Custom Docker Images 1

In this section, we will modify the docker image for the Ubuntu 18.04 application image.

Modify Docker Image

In this section, we modify the Ubuntu 18.04 application Docker image defaultImageRepoTag so that we can provide a custom Docker image.

Currently defaultImageRepoTag is set to bluedata/ubuntu18.04:1.1

Change defaultImageRepoTag to localhost:5000/myubuntu:1.0 (we will create this image in the steps below).

The full json should now look like this:

"apiVersion": "",
"kind": "KubeDirectorApp",
"metadata": {
"name" : "ubuntu18x"
"spec" : {
"systemdRequired": true,
"defaultPersistDirs" : ["/home", "/var"],
"config": {
"roleServices": [
"serviceIDs": [
"roleID": "vanilla_ubuntu"
"selectedRoles": [
"label": {
"name": "Ubuntu 18.04",
"description": "Ubuntu 18.04 with no preinstalled apps"
"distroID": "bluedata/ubuntu18x",
"version": "1.1",
"configSchemaVersion": 8,
"services": [
"endpoint": {
"port": 22,
"isDashboard": false
"id": "ssh",
"label": {
"name": "SSH"
"defaultImageRepoTag": "localhost:5000/myubuntu:1.0",
"defaultConfigPackage": null,
"roles": [
"cardinality": "1+",
"id": "vanilla_ubuntu"

Create Dockerfile

We need to create a Dockerfile - let's create a new folder for it inside deploy/example_catalog/ called myubuntu:

Now create a Dockerfile in the folder myubuntu with the contents:

FROM bluedata/ubuntu18.04:1.1
RUN touch /modified_by_yourname

Change yourname to your name without spaces or special characters.

Run a local registry

To make development easier, we will deploy a local registry to push our custom image to:

docker run -d -p 5000:5000 --restart=always --name registry registry:2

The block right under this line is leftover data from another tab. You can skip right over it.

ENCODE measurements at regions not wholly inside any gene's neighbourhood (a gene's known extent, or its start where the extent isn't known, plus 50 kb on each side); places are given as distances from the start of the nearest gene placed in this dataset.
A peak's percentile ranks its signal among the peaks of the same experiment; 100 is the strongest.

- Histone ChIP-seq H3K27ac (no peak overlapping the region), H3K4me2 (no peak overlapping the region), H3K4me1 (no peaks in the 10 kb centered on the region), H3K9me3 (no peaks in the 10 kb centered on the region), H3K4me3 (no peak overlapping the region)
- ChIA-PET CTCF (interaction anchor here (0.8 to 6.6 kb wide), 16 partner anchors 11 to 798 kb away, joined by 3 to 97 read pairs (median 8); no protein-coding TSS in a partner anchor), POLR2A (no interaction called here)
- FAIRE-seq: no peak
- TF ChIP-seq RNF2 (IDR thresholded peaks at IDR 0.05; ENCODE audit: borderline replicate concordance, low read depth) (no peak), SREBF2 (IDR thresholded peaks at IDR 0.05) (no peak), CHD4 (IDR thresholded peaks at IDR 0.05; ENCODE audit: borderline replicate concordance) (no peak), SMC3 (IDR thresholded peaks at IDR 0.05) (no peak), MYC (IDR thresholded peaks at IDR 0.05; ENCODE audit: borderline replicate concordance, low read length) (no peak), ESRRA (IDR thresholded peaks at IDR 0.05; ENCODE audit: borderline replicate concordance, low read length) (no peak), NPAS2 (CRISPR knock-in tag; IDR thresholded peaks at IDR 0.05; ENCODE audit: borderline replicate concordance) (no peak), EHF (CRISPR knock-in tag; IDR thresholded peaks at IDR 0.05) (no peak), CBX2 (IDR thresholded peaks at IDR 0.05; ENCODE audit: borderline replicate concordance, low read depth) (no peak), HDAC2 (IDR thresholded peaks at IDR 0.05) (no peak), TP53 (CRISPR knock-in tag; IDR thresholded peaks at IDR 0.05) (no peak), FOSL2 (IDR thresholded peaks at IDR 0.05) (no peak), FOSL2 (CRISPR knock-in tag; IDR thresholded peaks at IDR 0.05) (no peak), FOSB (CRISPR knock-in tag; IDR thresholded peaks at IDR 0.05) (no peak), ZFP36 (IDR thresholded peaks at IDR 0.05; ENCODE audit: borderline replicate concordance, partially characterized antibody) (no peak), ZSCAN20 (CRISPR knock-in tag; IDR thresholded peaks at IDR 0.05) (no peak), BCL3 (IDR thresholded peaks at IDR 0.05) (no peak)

Build and Push image

In the terminal, change to the myubuntu folder and build your custom image and push it to the local registry:

docker build --tag myubuntu:1.0 .
docker tag myubuntu:1.0 localhost:5000/myubuntu:1.0

Next we push the image to our local registry:

docker push localhost:5000/myubuntu:1.0

Deploy the KD app image

First ensure you aren't still running an Ubuntu KD clusters from the previous tutorial.

kubectl delete ubuntu18.04-persistent

Next undeploy the existing Ubuntu KD application image definition:

kubectl delete ubuntu18x

Deploy the new Ubuntu KD application with your changes:

kubectl apply -f ../cr-app-ubuntu18.04.json

Check the deployement was successful:

kubectl get

You can see my image has only just been deployed:

tensorflow-gpu-jupyter 18h
training-engine 18h
ubuntu18x 47s

Deploy the KD Cluster

Next we can deploy the KD Cluster:

kubectl apply -f ../../example_clusters/cr-cluster-ubuntu18.04-stor.yaml

We can then run ls / inside the cluster to see the file we created in our Docker image modified_by_yourname:

$ kubectl exec -it kdss-w6jj7-0 -- /bin/bash
root@kdss-w6jj7-0:/# ls /
bin boot dev etc home lib lib64 media mnt modified_by_yourname opt proc root run sbin srv sys tmp usr var

Reference information

In this lesson we saw how defaultImageRepoTag works.

You can find the:

  • KubeDirectorApp definition here
  • KubeDirectorApp.spec definition here

If a KD Application has multiple roles (covered later), you can specify the imageRepoTag for each role:

  • KubeDirectorApp.role definition here